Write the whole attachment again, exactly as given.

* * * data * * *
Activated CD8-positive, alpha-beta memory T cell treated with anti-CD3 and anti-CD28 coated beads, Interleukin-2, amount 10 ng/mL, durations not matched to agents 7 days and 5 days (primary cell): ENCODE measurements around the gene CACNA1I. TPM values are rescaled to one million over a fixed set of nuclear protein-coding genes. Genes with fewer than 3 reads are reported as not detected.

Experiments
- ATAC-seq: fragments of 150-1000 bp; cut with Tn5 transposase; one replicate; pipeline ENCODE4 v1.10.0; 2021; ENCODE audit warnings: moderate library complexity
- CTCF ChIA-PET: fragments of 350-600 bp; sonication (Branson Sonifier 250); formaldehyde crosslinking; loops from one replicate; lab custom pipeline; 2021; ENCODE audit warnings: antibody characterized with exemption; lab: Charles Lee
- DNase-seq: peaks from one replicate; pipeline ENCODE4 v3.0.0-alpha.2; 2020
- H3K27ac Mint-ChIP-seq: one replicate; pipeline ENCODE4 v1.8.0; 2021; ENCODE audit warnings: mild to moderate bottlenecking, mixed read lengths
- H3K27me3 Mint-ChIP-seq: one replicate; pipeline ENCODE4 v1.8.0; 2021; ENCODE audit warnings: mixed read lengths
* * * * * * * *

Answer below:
Activated CD8-positive, alpha-beta memory T cell treated with anti-CD3 and anti-CD28 coated beads, Interleukin-2, amount 10 ng/mL, durations not matched to agents 7 days and 5 days (primary cell): ENCODE measurements around the gene CACNA1I. TPM values are rescaled to one million over a fixed set of nuclear protein-coding genes. Genes with fewer than 3 reads are reported as not detected.

Experiments
- ATAC-seq: fragments of 150-1000 bp; cut with Tn5 transposase; one replicate; pipeline ENCODE4 v1.10.0; 2021; ENCODE audit warnings: moderate library complexity
- CTCF ChIA-PET: fragments of 350-600 bp; sonication (Branson Sonifier 250); formaldehyde crosslinking; loops from one replicate; lab custom pipeline; 2021; ENCODE audit warnings: antibody characterized with exemption; lab: Charles Lee
- DNase-seq: peaks from one replicate; pipeline ENCODE4 v3.0.0-alpha.2; 2020
- H3K27ac Mint-ChIP-seq: one replicate; pipeline ENCODE4 v1.8.0; 2021; ENCODE audit warnings: mild to moderate bottlenecking, mixed read lengths
- H3K27me3 Mint-ChIP-seq: one replicate; pipeline ENCODE4 v1.8.0; 2021; ENCODE audit warnings: mixed read lengths